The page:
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You’ll hardly ever find my students using technology without a good reason. There’s always an important learning objective at the core of what they’re doing. In fact, I’ve been working hard to stick to the principles of “backwards design,” at least as I understand them. What I mean is that I don’t just randomly use technology or introduce the “next big thing.” Instead I start with an objective, the thing I want the kids to be able to do when all is said and done, and THEN I figure out how technology can support and enhance that. Being deliberate and intentional in my planning isn’t something I’m perfect at, but I’m working on it.
That being said, an added bonus of having kids use technology to help them achieve learning objectives is that it can be pretty fun. Take, for example, a book project we did earlier this year. I had a small group of kids reading the classic mystery novel The Westing Game. One of my objectives was characterization. I wanted the readers to pay attention to characters, analyze their personalities, notice how they change, and make inferences about them. So my project at the end was for them to create a “talking photo” of some of the characters using Blabberize.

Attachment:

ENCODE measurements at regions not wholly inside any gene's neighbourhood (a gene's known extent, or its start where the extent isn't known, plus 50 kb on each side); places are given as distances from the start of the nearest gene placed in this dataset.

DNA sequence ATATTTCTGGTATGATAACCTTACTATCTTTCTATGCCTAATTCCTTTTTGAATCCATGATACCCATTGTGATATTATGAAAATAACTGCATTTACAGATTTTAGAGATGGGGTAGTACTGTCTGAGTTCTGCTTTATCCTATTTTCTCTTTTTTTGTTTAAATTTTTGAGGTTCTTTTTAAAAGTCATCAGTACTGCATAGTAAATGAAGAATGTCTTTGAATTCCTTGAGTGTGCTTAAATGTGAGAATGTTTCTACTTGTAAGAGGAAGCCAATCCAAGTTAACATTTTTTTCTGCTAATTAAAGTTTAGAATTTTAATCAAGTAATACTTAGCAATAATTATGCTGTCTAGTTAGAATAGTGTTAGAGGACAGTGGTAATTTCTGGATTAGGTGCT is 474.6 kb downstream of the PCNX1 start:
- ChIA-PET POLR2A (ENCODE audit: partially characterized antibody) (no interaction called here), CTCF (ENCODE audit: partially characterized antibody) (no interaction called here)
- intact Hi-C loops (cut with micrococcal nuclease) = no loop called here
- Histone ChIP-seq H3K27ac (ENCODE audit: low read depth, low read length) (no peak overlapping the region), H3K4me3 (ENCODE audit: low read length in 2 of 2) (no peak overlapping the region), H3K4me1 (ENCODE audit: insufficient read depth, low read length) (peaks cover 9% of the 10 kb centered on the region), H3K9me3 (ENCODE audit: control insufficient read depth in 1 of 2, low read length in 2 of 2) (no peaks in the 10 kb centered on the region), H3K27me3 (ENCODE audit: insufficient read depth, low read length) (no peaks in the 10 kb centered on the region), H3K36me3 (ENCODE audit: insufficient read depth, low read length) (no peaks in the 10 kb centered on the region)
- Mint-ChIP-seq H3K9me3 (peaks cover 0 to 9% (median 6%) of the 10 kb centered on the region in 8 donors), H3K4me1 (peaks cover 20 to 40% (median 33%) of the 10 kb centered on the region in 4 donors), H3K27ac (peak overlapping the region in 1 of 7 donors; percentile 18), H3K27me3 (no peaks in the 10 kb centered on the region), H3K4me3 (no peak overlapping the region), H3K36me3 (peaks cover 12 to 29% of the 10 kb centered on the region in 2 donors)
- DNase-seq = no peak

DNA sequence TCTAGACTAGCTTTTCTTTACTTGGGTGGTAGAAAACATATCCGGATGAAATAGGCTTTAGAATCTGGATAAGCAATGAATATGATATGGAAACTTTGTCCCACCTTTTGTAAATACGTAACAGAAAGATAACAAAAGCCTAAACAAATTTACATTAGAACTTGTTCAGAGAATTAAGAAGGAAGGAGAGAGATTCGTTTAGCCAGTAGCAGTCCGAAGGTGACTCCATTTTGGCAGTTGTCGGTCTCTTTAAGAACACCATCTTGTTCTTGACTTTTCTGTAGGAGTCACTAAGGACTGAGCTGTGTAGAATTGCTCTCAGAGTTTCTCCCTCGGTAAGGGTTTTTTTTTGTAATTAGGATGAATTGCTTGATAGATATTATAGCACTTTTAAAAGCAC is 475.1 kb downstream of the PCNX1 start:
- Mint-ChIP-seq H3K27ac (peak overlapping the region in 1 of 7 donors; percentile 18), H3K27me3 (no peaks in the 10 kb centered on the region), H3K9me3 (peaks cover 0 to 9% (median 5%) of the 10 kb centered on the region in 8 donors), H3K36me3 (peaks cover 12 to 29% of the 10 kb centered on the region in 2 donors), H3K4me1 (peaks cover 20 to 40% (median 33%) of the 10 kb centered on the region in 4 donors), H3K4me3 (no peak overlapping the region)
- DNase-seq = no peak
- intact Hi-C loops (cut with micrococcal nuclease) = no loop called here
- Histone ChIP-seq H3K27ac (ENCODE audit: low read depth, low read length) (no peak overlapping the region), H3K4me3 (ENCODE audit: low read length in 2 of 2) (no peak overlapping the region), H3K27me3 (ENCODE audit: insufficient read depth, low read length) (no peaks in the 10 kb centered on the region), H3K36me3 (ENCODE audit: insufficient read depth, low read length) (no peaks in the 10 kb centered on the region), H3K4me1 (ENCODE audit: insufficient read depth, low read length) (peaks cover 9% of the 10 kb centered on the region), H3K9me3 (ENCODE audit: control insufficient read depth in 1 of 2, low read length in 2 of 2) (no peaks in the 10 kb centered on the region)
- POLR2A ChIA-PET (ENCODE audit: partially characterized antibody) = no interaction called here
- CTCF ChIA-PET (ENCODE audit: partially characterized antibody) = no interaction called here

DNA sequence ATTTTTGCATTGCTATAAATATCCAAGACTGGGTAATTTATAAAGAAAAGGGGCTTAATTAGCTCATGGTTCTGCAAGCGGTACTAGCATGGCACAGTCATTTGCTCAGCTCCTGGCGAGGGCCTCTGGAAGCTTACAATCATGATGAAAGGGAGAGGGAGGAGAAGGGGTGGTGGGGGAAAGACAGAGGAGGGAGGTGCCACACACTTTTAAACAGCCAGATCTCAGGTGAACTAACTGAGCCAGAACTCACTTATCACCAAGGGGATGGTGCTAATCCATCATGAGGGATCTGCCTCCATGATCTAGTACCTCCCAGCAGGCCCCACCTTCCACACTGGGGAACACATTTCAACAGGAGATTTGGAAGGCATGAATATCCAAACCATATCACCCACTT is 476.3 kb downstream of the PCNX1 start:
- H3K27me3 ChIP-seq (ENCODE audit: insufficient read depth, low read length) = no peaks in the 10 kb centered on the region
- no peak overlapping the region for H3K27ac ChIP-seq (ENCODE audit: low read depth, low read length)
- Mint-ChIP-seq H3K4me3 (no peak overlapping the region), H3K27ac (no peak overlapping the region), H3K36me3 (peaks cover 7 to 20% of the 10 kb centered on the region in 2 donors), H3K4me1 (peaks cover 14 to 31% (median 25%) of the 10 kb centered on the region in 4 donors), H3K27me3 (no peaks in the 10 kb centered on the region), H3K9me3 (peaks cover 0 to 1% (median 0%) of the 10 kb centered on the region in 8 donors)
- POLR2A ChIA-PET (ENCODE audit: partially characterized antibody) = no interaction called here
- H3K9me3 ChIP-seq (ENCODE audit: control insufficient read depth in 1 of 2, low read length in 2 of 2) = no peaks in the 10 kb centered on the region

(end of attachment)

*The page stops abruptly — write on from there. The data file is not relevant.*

Here’s how it worked:
Students chose 3 characters from the book. Then they were given this prompt:
Once that was done, they moved on to creating their “talking photo” using Blabberize. They found Creative Commons images to match their character, uploaded them to Blabberize, and brought them to life by recording their answer to the prompt.
They did a great job, met the objective regarding characters, and had a ton of fun, creating some pretty hilarious talking photos. Here’s are a few that turned out well:
I thought this was a great culminating activity following the reading of a fairly complicated book. I think whether it’s talking characters or historical figures or whatever else you can think of, adding a dash of fun using Blabberize could work out really well for your students. If you’d like to read more about Blabberize and another talking photo site, Fotobabble, check out this post. And be sure to subscribe to our blog for more stories From the Classroom!